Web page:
What to consider when buying a holiday house with a friend









Amanda Hembree casually raised the topic over martinis 11 years ago.  “What about buying a weekend house together?” she asked Marla D’Urso, a close friend.

The two women, who lived in Manhattan, had travelled together frequently and very amiably, and were always looking for places to go on weekends.

It was 2008, the stockmarket had recently crashed, with home prices tanking in tandem, so there were bargains to be had.

And at the time, neither woman was in a relationship.

“So we thought, ‘What are we waiting for? We don’t need to have our own families to do this’,” said Ms D’Urso, who is now 50 and the real estate manager for a family business.

For the past decade, she and Ms Hembree, 52, a speech language pathologist, have jointly owned a Cape Cod-style house on 2.43 hectares in West Stockbridge, Massachusetts, for which they paid $US380,000 ($550,000).

Ms D’Urso oversees matters pertaining to décor; Ms Hembree handles administrative details.

They each make monthly contributions of $US700 ($1010) to a Berkshires bank account to cover maintenance costs, and sometimes there are special assessments to, say, repair a leak in the roof or buy a new water pump.

Oktoberfest, spearheaded by Ms D’Urso, draws weekend guests to come choose pumpkins.

Ms Hembree’s July 6 birthday is part of the Fourth of July celebration at the house.

What they grandly and waggishly refer to as the home owners’ association annual meeting convenes in the spring; it basically involves cleaning out the garage. Boyfriends have come and gone, and Ms D’Urso got married last year, but no one has come between the women and their home away from home.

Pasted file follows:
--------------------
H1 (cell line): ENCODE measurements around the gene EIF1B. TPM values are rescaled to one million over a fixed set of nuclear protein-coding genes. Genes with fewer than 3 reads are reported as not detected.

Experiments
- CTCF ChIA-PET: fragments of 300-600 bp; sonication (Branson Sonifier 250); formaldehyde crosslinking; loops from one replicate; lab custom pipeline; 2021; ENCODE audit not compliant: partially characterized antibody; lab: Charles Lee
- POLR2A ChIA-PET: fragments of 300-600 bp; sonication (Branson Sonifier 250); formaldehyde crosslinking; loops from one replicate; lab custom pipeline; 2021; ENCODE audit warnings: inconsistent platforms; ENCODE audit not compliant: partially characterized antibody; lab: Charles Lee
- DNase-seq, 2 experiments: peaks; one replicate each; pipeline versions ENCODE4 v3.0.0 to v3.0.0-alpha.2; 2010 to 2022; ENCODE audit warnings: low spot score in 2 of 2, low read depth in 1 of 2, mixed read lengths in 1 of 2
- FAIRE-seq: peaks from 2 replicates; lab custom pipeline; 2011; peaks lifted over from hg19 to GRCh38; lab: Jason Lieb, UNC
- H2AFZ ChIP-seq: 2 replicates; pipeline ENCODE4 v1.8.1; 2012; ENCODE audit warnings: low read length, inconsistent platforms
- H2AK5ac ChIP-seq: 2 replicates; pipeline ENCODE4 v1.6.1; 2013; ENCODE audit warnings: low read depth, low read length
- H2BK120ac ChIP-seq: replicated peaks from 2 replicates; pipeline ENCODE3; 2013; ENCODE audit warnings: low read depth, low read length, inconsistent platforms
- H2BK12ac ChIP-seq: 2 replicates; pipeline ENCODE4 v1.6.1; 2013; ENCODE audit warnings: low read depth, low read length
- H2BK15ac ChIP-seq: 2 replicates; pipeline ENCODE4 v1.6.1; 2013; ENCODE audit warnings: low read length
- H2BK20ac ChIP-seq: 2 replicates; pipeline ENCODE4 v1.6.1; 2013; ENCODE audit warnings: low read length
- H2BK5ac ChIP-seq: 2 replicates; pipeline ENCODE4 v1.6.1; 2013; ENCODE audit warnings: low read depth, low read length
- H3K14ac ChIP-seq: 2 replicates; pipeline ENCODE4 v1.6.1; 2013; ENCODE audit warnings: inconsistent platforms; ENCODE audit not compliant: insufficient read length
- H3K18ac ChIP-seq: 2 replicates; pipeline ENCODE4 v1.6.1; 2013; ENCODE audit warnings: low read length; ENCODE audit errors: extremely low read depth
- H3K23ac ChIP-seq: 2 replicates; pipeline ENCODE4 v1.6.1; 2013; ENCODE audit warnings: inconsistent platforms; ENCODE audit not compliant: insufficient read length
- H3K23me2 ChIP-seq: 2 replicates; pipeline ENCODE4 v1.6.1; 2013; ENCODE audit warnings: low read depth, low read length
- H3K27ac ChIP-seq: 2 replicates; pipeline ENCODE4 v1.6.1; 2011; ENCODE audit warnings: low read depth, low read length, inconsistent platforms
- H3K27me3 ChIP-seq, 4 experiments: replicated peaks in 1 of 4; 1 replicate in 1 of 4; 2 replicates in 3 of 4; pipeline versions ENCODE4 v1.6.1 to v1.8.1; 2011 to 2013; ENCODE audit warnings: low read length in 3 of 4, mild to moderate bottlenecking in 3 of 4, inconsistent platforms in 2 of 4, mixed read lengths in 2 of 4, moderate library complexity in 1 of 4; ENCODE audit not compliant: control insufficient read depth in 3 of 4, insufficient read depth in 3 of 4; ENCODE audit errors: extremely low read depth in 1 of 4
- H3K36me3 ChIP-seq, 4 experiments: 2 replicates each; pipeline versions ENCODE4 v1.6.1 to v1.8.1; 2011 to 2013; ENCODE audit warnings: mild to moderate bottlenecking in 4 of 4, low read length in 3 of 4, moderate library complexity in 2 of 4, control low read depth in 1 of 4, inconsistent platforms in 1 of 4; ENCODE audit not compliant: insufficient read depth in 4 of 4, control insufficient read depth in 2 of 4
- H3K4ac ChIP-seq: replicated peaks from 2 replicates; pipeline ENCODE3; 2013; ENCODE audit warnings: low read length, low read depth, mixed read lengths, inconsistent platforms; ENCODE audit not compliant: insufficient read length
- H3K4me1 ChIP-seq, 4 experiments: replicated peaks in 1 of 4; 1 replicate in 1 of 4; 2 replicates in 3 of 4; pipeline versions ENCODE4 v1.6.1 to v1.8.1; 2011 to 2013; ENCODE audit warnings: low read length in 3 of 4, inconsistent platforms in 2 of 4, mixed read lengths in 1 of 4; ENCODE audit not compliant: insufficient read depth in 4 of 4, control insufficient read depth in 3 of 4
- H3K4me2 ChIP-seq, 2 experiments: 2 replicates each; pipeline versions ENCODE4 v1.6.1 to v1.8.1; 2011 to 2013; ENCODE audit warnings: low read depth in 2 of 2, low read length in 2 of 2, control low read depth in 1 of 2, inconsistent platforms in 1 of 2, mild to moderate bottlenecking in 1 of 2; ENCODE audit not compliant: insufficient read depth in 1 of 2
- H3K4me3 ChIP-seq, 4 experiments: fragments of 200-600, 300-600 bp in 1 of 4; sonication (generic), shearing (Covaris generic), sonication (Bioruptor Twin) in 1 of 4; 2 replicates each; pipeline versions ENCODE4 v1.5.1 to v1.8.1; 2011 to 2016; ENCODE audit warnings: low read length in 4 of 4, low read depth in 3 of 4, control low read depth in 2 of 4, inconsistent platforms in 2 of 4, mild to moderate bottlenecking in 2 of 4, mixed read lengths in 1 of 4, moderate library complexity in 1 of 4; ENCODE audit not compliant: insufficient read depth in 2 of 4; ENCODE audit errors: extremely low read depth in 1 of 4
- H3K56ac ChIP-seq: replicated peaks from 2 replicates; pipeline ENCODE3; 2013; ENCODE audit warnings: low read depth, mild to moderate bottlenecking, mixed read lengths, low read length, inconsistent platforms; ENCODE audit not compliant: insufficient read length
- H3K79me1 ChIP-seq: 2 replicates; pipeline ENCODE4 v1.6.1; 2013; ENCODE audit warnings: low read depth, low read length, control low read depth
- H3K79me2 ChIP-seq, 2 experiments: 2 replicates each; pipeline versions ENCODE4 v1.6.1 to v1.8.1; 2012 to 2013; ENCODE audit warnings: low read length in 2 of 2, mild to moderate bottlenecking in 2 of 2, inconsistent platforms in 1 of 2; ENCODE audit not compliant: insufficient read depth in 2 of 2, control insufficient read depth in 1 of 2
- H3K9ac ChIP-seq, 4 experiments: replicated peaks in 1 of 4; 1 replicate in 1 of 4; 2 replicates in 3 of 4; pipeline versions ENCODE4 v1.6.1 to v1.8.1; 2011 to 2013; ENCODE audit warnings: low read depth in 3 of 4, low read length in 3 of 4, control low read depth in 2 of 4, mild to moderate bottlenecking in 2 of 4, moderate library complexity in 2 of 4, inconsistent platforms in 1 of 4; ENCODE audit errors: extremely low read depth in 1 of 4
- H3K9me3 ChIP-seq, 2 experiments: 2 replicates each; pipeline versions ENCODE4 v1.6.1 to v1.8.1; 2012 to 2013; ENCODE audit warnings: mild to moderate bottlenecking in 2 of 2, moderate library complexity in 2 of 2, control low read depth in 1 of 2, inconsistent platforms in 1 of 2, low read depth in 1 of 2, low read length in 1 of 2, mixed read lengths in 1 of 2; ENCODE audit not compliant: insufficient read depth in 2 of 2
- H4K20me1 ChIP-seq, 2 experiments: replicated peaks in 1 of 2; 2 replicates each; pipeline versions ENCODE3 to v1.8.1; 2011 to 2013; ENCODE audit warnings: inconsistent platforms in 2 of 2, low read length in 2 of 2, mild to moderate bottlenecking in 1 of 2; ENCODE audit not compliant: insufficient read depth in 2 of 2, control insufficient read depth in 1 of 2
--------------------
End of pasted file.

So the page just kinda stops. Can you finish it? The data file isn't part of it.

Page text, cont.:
“When we were looking, my mother said, ‘You’re crazy. You don’t go into business with a friend; you’ll end up fighting’,” Ms D’Urso recalled.

“And she was so wrong. It’s been pretty smooth sailing.”

So much so that Ms D’Urso’s brother Gary was inspired to team up with his wife, Marina Brolin, and their friend Julia Jones to buy property in Cold Spring, New York.

There is an understandable appeal to buying a weekend or vacation house with friends (or family members).

On a practical level, co-owning may be the only feasible path to ownership. And even those who theoretically could go it alone may quickly discover that two chequebooks are better than one.

More buying power means more square footage, more acreage and more amenities (pool, tennis court, spa).

The arrangement is also a great way to reduce shame and anxiety when owners decide they would rather hunker down for the weekend at their primary residence than load up the car and fight traffic.

“We know people who buy a weekend home and feel guilty over the fact that they don’t use it enough,” said Gary D’Urso, 57, who is in the real estate business.

“It makes more sense when you only have a share of the house.”

And how nice to have someone who will shoulder half the costs of pool cleaning, grass-cutting and snow removal, share the hosting responsibilities at the annual Labor Day barbecue and take on the job of telling off difficult neighbours.